Since the mandate to screen all cargo on passenger planes went into effect in August 2010, the Transportation Security Administration has reported success in meeting the law, at least for domestically shipped cargo. Much of this success can be attributed to the private sector’s voluntary participation in the Certified Cargo Screening Program (CCSP).
Yet, participation doesn’t always mean compliance, and voluntary doesn’t mean free from scrutiny. Over the last few months, TSA has been inspecting Certified Cargo Screening Facilities (CCSFs) to ensure security standards are being met. While most companies and facilities are adhering to the program guidelines and standards, some are not. In one case, TSA watched on video as CCSP workers marked “secure” cargo that had not been screened. For facilities that fall short, TSA is revoking or suspending CCSP status.
The screening mandate was a part of the Implementing Recommendations of the 9/11 Commission Act of 2007. When passed, the private sector was given three years to comply, though the law provided no funding or guidance on how to achieve such a massive undertaking. As the law was written, the burden to screen cargo fell on air carriers, which have neither the resources nor infrastructure to screen the millions of pounds of cargo shipped daily on passenger planes while also ensuring the cargo lifts off when scheduled. By this, the law threatened to disrupt the international supply chain.
Recognizing the challenge, TSA developed CCSP, a program where supply chain stakeholders can gain certification to screen cargo at private facilities. Through widespread participation in the program, the responsibility for screening cargo is distributed throughout the supply chain. For instance, if a forwarder in the CCSP screens cargo at their facility, so long as only CCSP participants move that cargo after it leaves the forwarder, the cargo need not be screened again.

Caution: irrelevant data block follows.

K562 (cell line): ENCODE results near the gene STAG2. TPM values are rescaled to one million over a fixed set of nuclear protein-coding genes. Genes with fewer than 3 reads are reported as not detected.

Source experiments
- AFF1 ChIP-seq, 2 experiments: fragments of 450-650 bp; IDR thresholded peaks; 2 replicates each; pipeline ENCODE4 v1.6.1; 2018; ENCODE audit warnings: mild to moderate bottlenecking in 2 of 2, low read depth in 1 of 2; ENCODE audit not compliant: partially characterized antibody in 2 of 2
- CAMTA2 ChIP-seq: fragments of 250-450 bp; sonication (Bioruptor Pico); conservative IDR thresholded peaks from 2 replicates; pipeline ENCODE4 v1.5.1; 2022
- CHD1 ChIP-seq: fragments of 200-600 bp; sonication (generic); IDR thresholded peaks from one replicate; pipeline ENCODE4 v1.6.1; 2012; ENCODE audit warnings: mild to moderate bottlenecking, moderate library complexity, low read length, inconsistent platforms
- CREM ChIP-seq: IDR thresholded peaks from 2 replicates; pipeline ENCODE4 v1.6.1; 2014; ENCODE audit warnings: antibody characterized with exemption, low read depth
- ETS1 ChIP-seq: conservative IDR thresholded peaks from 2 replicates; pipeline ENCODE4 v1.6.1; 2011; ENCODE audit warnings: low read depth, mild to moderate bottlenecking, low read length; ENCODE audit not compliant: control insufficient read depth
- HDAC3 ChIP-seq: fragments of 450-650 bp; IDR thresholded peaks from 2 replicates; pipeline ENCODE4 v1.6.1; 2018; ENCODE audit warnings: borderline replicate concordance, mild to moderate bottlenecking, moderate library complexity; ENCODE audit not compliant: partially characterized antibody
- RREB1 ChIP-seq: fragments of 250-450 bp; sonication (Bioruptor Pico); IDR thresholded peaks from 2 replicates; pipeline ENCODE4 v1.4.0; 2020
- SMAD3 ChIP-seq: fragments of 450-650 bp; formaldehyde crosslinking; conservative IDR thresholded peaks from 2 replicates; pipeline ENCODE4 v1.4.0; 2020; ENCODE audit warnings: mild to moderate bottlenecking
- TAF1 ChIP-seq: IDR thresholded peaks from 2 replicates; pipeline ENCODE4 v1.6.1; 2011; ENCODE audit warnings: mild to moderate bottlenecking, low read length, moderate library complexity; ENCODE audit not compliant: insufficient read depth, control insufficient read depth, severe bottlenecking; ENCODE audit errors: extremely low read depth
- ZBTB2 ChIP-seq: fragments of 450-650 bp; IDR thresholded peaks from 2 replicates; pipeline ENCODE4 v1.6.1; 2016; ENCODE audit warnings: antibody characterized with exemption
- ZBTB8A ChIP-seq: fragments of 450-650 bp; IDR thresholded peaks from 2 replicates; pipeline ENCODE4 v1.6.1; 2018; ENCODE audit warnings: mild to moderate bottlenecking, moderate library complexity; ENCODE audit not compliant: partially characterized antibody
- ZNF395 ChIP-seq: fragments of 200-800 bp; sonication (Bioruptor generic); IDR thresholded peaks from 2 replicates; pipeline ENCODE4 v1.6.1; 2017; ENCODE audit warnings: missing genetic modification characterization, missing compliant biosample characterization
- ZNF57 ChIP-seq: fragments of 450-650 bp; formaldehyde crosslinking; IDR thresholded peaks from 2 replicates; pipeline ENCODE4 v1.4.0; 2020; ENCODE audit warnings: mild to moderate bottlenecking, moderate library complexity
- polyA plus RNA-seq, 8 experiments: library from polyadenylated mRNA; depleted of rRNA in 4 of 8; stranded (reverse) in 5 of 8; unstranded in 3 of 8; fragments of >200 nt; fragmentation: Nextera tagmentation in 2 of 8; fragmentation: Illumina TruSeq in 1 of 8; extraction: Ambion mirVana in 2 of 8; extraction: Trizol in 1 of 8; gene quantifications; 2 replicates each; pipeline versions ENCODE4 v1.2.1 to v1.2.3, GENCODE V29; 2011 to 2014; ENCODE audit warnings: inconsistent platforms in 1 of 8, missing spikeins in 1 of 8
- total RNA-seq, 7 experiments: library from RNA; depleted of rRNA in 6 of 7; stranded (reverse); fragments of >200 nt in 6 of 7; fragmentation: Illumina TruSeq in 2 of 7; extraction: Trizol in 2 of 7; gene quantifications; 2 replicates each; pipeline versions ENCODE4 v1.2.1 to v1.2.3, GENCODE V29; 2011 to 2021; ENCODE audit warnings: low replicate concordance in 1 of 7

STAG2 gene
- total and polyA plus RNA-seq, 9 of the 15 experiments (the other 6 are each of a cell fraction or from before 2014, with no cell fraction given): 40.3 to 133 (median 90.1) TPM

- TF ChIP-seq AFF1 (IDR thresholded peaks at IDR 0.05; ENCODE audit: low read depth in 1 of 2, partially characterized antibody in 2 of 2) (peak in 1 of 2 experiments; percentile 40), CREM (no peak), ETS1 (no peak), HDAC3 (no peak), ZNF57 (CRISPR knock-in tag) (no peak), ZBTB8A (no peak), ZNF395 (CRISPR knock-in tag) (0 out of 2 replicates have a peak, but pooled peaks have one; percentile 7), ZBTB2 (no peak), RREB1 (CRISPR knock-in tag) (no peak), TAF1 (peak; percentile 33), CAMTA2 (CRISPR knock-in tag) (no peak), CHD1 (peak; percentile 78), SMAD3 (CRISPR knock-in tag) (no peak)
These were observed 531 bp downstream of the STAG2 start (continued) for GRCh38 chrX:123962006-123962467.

After much effort and education from TSA and the private sector, the August 2010 deadline arrived and passed without catastrophic effects on the international supply chain. Numbers reported by industry to TSA showed that, at least with domestic cargo, the 100 screening mandate had been met.
Since then, over 500 TSA cargo inspectors have been checking in on CCSFs to ensure screening is commensurate with the screening provided by air carriers. Instances where screening falls short could be explained, in part, by a relative newness to the program. Whatever the reason, TSA is watching and inspecting to make sure CCSP participants play by the rules.
CCSP designation is given by facility, so a company is not rejected from the program for the failures of one location. Yet, cases where CCSFs do not satisfy the law (and are suspended from the program) can undermine customer confidence in a forwarder or supply chain stakeholder’s ability to deliver cargo to the next segment of the supply chain secure and on time. Further, if left unchecked, these kinds of violations undercut the legitimacy and effectiveness of the program.
But under TSA’s watchful eye, it seems CCSP participants are being held to the high standard the mandate requires. As the TSA audits and finds deficiencies, the knowledge gained informs new adjustments to security protocols, which keep the supply chain safer for all of us.